Where can I find the tank monuments to the Battle of the Bulge? Right here!!!!!

In June 1944, the Allies landed on the beaches of Normandy. In the following months, a liberated France from Nazi occupation advanced toward Germany itself with unexpected speed. In response, the Germans mounted a huge counter-attack through the Ardennes forests spanning Belgium, Luxembourg and France.

The aim of the offensive was to recapture the important Belgian port of Antwerp. The Germans called the operation ‘Watch on the Rhine’. The Allies called it the ‘Battle of the Bulge.’

The attack caught the Allies by surprise. Though victorious, the cost to the Allies was heavy. United States forces bore the bulk of casualties. In fact, the US lost more men in the Battle of the Bulge than in any other engagement of World War II.

The Germans also suffered intense casualties. Germany’s tanks, which were the great power of the Wehrmacht, were severely reduced. Germany thus lost its power to launch offensives.

There are a number of monuments to the Allied and Axis tanks that fell in the Ardennes campaign. The following is a list of the tanks and where they can be found.

German Panther Tank  PzKpfW V Ausf.G in the village of Grandmenil

Grandmenil is a village in Luxembourg. The Panzer V was part of the 2nd SS Panzer Division ‘Das Reich’. It was abandoned at Grandmenil because it ran out of fuel.

It was recovered in a field, it is dirty, and its paintwork is worn.

Houffalize Panther Tank

This tank is in a preserved state in the village of Houfflaize, Belgium. It is located at the junction of the N30 Rue de Bastogne and the Rue Saint Roch.

A King Tiger does something really silly at La Gleize

La Gleize is in Belgium. On December 16, four Tiger I tanks came upon the US 825th Tank Destroyer Battalion Battalion. The 825th was given the task of impeding the German advance at the Ambleve River Bridge.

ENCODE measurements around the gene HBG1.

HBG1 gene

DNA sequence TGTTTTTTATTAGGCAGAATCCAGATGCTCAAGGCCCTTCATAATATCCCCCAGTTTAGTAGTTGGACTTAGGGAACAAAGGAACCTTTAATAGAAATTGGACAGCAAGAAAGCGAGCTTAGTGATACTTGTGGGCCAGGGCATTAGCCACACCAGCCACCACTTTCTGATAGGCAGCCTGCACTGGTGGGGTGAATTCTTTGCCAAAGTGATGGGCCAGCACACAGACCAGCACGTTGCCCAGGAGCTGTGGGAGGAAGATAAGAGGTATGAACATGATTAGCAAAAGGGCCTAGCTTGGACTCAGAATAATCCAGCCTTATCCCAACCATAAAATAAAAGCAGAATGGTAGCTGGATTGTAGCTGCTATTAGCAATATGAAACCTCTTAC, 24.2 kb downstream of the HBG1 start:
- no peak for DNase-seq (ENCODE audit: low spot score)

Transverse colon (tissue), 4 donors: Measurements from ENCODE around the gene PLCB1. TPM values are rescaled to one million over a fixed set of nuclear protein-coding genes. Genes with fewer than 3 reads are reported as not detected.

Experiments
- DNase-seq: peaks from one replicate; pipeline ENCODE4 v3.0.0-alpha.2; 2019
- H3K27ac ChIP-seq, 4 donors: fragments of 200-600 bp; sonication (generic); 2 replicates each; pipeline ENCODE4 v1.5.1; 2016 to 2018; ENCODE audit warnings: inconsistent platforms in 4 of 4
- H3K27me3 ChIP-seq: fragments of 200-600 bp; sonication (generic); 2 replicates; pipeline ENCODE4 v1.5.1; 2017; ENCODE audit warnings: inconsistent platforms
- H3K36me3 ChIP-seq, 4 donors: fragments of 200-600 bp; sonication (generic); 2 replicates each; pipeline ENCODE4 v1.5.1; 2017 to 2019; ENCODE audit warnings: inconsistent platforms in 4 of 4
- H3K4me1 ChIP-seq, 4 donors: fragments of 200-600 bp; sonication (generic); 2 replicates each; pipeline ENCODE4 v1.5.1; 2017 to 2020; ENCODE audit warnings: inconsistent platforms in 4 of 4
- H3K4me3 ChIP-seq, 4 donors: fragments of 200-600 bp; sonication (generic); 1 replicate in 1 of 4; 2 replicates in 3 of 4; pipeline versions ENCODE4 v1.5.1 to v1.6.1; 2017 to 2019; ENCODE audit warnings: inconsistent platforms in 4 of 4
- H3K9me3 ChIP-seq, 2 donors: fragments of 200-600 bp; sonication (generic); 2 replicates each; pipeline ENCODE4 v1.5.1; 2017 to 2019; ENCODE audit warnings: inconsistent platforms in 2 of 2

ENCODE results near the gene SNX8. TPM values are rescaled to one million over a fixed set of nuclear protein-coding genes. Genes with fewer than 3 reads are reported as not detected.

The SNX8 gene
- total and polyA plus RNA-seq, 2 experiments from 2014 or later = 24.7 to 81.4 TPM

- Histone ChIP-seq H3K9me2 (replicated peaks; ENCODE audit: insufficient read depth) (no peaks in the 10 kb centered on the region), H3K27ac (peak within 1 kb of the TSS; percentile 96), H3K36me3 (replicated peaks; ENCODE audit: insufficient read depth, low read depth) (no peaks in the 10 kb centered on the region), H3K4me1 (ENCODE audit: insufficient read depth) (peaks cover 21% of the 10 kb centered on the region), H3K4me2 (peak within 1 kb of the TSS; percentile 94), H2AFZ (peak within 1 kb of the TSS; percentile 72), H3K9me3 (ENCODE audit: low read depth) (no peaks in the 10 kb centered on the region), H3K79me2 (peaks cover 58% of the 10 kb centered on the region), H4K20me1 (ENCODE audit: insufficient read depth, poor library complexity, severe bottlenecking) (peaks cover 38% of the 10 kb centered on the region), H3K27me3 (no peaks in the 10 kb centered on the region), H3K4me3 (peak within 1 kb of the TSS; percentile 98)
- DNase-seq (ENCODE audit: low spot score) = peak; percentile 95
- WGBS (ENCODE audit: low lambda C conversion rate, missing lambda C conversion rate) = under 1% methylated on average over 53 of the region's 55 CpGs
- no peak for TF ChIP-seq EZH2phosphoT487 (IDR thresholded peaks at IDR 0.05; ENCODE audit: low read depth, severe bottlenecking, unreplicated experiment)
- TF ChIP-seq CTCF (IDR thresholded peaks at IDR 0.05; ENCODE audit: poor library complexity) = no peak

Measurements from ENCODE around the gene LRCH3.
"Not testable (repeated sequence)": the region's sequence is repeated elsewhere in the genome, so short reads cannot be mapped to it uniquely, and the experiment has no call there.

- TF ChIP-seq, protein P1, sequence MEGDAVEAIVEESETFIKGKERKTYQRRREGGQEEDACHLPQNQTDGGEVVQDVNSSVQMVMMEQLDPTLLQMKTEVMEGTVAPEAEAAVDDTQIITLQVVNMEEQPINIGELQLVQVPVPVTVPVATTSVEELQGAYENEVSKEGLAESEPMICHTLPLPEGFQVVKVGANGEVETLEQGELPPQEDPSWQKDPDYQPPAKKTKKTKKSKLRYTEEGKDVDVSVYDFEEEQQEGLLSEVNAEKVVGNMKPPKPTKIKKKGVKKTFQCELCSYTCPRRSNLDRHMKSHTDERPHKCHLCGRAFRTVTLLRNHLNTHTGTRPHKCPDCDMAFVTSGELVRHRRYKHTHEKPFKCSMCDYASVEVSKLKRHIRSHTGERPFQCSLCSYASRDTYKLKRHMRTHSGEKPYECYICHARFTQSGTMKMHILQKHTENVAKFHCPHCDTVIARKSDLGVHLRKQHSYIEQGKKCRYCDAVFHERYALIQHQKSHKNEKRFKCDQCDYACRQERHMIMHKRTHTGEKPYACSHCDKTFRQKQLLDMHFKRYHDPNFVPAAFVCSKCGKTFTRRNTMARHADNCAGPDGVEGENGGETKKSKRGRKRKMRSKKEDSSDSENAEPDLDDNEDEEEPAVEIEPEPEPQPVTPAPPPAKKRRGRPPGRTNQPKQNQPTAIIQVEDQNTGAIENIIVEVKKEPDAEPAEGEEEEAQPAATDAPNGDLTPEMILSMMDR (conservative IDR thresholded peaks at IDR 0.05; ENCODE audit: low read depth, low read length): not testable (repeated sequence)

The approach to the bridge was icy and treacherous. The Tigers were too preoccupied in negotiating the road to effectively engage the defenders. Subsequently, all four were destroyed.

Jagdpanzer 38(t) Hetzer tank destroyer at the Bastogne Historical Center war museum in Belgium

The Jadpanzer 36(t) Hetzer is in the Bastogne Historical Centre War Museum. The destroyer was presented to Hitler on April 20, 1944, his birthday.

It was modeled on armored vehicles such as the Stug III. It had a fully enclosed and armoured chassis. For this reason, it was classified as a Jagdpanzer rather than a Panzerjager.

Jagdpanzer 38(t) Hetzer tank destroyer at the Diekirch War Museum in Luxembourg

During the last couple of years of the war, the Germans were in desperate need of materials. The Allies were bombing German factories, and production targets could not be met.

The Germans began mounting large guns on the chassis of obsolete tanks. They were known as Jadpanzers or tank destroyers. There is a Hetzer in the Diekirch Museum in Luxembourg.

German Panzer V Ausf.G Panther Tank in the village of Celles

Celles is a village in Belgium. The Panther displayed here was part of Army Group Kampfgruppe von Cochenhausen, 2nd Panzer Division which passed through Celles. The commander asked the local café staff if the road to Dinant was clear.

He was told that it was mined. The tanks bypassed the road by driving over a field. But the field too was mined, and the Panther was destroyed. It was left in the field until 1948 when the café owner Marthe Monique place the tank in front of the café, now renamed ‘Le Tank.’

Arlon M10 Wolverine

This M10 American tank destroyer is in the town square of Arlon. The square is called Place Leopold. The destroyer was part of a force that was attacked by the 2nd SS Panzerkorps on Christmas Eve in the village of Manhay. One Lieutenant Colonel Richardson escaped from a burning Sherman and saw two M10 Wolverines.

Richardson saw a silhouette which he believed to be a German Panther, and so ordered the first destroyer commander to fire on anything that moved. The other Wolverine was moving in the direction of the Panther without realizing it was there.

Richardson pursued it through the snow until it backed up. Richardson pointed toward where he had seen the Panther. At that point, the first Wolverine fired into the side of the Panther which had suddenly appeared. Flames burst from the Panther. It was damaged, but it fired its 75 mm gun on the second Wolverine. It was only thinly plated and so burst apart.